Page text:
The latest release of consumer prices allows for a revisiting of a chart that went viral last month.
A chart, originally published by the American Enterprise Institute, shows how the costs of necessities are on the rise — like education and health care — while those for luxuries like TVs are on the decline.
The stock market dwarfs any of these moves — the Dow Jones Industrial Average DJIA, +0.07% is up roughly 386% since 1997.
The latest inflation data, for February, fit the broader theme reasonably well. The cost of televisions fell 16% in the last 12 months, the biggest drop in nine months. Toy prices have dropped 9.1% over the last 12 months. The prices of clocks, lamps, and decorator items skidded by 8.9%.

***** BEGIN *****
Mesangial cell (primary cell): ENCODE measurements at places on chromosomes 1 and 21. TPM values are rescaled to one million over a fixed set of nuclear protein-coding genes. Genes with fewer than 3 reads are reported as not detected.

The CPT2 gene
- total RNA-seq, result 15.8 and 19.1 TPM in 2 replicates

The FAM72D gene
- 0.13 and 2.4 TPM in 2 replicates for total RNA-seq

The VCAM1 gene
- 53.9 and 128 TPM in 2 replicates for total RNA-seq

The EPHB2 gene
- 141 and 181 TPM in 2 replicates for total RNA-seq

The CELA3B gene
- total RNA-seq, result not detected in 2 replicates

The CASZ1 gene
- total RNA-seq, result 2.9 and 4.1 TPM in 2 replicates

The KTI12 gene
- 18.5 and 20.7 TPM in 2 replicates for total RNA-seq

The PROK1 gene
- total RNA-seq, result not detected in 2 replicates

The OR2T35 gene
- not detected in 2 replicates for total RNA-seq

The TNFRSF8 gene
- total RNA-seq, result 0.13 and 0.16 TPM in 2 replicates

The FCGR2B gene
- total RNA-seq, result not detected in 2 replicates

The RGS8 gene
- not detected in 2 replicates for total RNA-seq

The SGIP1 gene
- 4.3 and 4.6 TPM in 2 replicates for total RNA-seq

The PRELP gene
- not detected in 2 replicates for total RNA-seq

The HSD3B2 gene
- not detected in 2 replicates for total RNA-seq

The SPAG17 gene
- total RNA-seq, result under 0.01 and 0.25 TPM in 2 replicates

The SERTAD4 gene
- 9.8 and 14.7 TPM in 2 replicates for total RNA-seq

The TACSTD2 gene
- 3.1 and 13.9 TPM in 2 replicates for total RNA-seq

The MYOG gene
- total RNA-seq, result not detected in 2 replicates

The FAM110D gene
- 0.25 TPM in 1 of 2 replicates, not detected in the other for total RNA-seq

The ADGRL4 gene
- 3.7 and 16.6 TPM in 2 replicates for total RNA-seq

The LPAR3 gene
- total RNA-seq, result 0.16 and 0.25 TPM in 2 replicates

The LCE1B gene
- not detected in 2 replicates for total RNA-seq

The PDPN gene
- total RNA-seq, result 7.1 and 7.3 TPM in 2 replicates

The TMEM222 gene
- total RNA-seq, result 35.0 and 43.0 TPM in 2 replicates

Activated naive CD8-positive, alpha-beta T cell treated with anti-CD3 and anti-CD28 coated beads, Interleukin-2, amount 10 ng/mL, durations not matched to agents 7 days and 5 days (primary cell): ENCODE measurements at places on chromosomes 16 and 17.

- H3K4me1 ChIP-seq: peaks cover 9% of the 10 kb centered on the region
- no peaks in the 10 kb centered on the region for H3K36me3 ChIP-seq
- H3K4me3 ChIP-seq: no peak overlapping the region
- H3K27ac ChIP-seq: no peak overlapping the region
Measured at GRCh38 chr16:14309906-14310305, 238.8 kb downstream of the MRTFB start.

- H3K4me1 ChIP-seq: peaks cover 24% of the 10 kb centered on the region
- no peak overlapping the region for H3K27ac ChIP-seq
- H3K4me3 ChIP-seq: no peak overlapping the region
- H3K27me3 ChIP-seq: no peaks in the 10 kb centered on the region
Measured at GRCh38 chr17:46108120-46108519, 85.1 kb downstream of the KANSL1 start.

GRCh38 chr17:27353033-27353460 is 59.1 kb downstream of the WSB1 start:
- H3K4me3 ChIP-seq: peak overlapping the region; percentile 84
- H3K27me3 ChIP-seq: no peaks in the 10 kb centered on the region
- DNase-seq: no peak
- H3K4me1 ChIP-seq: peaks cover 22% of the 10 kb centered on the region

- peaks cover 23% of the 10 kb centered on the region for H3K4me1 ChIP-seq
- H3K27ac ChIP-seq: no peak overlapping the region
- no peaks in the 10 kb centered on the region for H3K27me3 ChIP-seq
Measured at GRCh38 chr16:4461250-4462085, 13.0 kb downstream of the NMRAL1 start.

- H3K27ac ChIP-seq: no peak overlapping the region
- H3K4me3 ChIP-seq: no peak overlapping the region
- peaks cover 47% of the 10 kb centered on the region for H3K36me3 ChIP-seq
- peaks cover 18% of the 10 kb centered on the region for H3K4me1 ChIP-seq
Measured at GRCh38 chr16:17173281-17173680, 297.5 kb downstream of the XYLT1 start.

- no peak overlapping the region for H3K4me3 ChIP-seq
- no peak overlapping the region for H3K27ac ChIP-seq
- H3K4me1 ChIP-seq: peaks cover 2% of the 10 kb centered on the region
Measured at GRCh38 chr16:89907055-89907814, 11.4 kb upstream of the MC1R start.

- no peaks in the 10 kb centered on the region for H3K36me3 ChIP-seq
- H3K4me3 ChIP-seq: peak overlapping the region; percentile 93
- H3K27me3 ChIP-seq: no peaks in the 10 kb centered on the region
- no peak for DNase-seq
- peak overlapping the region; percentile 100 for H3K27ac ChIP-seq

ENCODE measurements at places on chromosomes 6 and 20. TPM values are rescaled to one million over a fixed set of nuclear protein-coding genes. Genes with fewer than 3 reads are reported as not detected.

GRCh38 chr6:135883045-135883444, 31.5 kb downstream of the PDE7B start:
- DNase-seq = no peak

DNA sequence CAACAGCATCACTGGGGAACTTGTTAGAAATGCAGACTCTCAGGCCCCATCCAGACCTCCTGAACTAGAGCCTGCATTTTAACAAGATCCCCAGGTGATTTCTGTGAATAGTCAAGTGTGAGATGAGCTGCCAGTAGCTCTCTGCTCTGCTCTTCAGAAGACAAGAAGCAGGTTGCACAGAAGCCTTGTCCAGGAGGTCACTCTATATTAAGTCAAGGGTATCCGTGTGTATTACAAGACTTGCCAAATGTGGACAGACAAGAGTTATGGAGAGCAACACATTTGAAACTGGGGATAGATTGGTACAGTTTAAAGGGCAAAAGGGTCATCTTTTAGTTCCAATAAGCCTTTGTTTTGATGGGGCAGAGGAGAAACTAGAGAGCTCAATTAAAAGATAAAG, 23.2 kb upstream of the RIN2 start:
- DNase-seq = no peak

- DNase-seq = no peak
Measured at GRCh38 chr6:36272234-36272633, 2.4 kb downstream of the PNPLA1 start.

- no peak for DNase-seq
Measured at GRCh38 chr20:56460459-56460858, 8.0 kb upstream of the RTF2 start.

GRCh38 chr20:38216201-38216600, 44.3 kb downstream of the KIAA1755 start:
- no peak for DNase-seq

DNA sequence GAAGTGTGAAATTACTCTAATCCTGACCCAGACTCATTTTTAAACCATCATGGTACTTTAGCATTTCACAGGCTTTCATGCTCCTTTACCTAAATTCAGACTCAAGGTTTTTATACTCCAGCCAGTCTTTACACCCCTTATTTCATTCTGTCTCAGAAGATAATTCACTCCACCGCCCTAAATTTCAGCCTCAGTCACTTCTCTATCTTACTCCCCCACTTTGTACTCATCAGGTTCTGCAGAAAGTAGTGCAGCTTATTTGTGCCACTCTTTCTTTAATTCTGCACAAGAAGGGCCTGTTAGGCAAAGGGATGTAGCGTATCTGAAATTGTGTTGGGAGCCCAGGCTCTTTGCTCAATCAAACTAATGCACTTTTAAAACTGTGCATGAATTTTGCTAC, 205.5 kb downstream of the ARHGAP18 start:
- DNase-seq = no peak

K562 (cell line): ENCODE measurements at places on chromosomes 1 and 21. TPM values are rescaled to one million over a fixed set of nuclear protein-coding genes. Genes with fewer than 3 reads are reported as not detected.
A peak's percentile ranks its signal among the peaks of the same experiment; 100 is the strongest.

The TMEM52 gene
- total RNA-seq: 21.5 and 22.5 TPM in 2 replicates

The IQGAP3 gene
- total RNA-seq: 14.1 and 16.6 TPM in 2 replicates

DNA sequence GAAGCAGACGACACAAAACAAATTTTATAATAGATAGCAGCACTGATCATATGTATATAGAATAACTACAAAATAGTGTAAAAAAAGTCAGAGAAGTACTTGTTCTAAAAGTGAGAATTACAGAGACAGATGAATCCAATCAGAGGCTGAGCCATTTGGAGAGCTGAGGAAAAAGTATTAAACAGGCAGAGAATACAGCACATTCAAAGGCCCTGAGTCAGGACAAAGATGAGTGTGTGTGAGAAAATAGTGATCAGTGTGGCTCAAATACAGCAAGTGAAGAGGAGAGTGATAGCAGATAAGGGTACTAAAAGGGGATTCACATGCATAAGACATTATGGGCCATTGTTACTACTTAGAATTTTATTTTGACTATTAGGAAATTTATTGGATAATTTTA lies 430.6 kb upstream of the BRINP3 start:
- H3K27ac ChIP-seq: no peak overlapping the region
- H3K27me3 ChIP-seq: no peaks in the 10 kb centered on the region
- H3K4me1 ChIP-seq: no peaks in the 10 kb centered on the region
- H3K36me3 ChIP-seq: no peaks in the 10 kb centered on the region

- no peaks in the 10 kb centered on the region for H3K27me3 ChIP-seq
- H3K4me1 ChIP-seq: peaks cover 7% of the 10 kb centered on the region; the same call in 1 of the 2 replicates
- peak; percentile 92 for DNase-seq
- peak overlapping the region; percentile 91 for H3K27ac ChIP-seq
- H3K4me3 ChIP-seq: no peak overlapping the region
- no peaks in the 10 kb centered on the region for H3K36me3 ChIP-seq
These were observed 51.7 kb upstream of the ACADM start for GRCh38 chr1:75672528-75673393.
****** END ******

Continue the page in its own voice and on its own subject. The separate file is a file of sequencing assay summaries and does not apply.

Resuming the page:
Perhaps obscured by prices still below $3 a gallon, gasoline has shot up by 16.5%. The cost of moving, storage and freight expenses have jumped 9.4%.
Rent continues to climb, gaining 3.6%.
Medical-care prices have calmed down, with services up by 1.6% and drugs up a scant 0.9%.
Oeuf — egg prices have jumped 11.6%. Hot dog — frankfurter prices are up 5.1%. But cereal prices have slipped by 3.4%, the biggest drop in over seven years, and instant coffee has dropped by 6.6%.
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